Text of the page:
Poverty makes you sick – and costs more

(Click on the title to be taken to our press release).

If we hope to achieve better health for Canadians, we need to think beyond health care and focus on health. To do this, we need to see more integration of social and economic policy with health (and health care) policy. Nutrition, housing, poverty….these and the other social determinants of health drive 20% of all health care spending in Canada. Even if we accept that “health care” is a provincial responsibility (a constitution-driven and somewhat rigid view held by the federal government), surely everyone must concede that the social determinants of health can be positively influenced by every level of government. The social and economic environment in which we live, in fact, can be influenced by everyone and the responsibility for guiding and shaping this should be a core value informing the civic responsibility of every Canadian.

Leadership in health must be nimble, pragmatic, and inclusive. Rigid ideology is for the 20th Century – it’s old, tiresome and passe. We need health leadership that understands that the issue need not be partisan and that there are no villains. There should be no “right wing” and “left wing”; there should be only performance and quality; optimal outcomes and superlative “customer” service.  Canadians deserve value for money. They deserve healthy public policy driven by evidence. They deserve to be the leaders of their own individual health agendas; backed by health care professionals that are there to serve and support them. They deserve timely, quality care. And they deserve excellence in governance, process, and operational leadership.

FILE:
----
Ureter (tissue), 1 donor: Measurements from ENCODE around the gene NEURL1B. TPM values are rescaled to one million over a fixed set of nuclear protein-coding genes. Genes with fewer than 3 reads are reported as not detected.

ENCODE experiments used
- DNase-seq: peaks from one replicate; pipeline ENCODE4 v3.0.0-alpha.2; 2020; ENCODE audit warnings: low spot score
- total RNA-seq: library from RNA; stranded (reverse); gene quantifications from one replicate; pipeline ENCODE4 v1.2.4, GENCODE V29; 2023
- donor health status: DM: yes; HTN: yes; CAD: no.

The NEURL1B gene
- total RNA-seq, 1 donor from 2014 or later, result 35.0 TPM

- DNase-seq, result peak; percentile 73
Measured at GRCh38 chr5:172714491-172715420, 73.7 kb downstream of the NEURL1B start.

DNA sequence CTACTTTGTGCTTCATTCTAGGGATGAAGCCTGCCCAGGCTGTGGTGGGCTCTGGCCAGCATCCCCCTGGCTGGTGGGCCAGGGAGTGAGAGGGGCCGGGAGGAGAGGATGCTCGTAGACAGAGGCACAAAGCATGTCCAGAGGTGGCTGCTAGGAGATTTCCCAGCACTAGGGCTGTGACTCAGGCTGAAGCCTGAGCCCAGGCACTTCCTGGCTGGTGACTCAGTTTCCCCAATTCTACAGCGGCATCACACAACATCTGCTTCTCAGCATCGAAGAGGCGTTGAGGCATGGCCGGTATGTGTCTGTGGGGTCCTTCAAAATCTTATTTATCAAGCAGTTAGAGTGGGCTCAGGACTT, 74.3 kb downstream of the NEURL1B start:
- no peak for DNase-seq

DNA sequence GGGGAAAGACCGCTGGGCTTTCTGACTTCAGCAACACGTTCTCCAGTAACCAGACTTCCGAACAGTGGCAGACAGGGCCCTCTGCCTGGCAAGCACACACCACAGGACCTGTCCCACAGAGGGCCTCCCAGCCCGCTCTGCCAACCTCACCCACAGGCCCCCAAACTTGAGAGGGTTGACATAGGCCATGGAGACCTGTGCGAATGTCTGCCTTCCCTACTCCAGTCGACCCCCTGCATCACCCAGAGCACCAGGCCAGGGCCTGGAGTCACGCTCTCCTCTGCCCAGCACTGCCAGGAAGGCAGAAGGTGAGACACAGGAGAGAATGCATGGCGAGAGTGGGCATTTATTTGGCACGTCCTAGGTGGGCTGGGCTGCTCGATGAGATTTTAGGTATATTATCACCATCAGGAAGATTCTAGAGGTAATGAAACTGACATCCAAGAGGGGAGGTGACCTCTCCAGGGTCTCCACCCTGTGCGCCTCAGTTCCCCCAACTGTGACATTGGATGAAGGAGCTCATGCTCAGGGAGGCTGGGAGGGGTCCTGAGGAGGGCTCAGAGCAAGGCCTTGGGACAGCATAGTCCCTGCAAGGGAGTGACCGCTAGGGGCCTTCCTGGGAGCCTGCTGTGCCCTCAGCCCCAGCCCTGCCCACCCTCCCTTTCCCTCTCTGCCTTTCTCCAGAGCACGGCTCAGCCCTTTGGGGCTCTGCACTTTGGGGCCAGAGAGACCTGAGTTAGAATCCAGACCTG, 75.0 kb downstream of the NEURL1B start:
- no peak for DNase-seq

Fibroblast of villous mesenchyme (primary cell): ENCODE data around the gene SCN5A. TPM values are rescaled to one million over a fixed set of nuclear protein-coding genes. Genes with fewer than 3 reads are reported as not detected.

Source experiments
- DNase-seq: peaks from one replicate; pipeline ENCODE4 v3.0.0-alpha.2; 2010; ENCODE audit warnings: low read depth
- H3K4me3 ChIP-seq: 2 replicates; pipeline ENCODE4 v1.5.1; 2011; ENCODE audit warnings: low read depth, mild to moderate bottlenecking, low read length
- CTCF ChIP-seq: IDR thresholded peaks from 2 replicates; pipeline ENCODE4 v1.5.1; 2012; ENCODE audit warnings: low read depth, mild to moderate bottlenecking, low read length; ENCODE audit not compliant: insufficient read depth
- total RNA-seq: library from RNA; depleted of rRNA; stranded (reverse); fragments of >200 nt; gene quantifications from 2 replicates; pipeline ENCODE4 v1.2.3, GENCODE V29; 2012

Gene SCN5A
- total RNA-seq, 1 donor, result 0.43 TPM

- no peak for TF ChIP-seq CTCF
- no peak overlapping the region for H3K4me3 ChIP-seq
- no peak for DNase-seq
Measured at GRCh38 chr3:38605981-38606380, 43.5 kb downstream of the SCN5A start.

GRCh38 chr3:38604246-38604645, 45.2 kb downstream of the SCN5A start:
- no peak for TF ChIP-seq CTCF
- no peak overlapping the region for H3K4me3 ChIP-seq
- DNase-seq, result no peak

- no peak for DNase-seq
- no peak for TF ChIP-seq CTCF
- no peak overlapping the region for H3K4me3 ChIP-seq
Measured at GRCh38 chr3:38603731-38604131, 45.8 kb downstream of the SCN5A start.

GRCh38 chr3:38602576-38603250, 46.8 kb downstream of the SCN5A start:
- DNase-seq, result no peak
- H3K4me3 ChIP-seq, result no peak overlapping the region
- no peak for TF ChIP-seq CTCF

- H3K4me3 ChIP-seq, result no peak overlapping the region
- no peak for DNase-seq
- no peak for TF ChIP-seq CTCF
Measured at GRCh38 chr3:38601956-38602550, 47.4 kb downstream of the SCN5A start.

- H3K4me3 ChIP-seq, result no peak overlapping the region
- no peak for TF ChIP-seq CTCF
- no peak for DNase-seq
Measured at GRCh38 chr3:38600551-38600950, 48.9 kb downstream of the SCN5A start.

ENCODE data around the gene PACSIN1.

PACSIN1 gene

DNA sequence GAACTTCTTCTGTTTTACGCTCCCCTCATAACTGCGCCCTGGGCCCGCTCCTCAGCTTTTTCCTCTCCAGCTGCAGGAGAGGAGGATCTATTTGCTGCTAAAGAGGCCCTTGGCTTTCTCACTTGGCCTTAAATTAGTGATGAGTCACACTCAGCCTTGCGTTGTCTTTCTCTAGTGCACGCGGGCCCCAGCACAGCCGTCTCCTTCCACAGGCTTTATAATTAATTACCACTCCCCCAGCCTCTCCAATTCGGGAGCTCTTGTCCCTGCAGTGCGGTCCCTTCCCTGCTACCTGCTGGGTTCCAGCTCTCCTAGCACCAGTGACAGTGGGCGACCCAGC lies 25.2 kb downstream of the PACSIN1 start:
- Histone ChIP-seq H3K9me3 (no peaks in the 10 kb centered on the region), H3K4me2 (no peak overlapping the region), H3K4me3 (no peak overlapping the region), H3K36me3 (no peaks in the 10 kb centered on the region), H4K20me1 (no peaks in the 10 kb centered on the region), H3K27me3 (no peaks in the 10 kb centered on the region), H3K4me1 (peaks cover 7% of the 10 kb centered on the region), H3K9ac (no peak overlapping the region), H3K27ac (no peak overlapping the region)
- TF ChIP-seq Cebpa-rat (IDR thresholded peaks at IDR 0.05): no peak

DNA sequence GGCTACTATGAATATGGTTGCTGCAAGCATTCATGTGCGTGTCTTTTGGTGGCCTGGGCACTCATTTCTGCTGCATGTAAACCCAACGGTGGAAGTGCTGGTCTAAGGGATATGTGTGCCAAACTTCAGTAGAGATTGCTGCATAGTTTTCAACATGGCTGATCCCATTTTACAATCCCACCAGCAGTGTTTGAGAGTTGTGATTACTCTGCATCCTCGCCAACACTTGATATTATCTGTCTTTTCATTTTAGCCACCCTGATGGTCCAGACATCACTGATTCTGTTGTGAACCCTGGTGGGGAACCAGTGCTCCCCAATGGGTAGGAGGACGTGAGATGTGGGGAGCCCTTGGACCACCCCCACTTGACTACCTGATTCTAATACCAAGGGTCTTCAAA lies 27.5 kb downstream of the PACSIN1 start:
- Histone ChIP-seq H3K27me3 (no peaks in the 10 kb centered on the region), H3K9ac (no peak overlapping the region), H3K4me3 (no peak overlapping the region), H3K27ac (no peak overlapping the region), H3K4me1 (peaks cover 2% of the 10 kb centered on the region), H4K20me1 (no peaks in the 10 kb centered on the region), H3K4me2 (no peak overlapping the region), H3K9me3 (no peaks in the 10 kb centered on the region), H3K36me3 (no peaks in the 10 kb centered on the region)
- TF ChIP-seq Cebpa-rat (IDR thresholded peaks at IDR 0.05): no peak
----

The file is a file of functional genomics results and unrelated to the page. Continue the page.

All of these things are achievable. My very strong view is that the future – and our success – depend on the leadership of the profession, in partnership with patients; and supported by governments and agencies.

Canada’s doctors have never been better prepared to help lead a reform agenda. I am committed to the principles of civic professionalism, noble advocacy, and pragmatic leadership. Together, we can transform the health care system in Canada into one that is truly worthy of Canadians’ confidence and trust. 



CMA Lobby Day

Dr. Simpson and pollster Nik Nanos speak to MDs and parliamentarians about poll findings suggesting that a great majority of Canadians want the federal government to take leadership on seniors care


The End of an Era.

As the 2004 Health Accord comes to an end with no plan to replace it, I worry that the systematic and progressive withdrawal of the federal government from health care will only exacerbate health inequities in this country.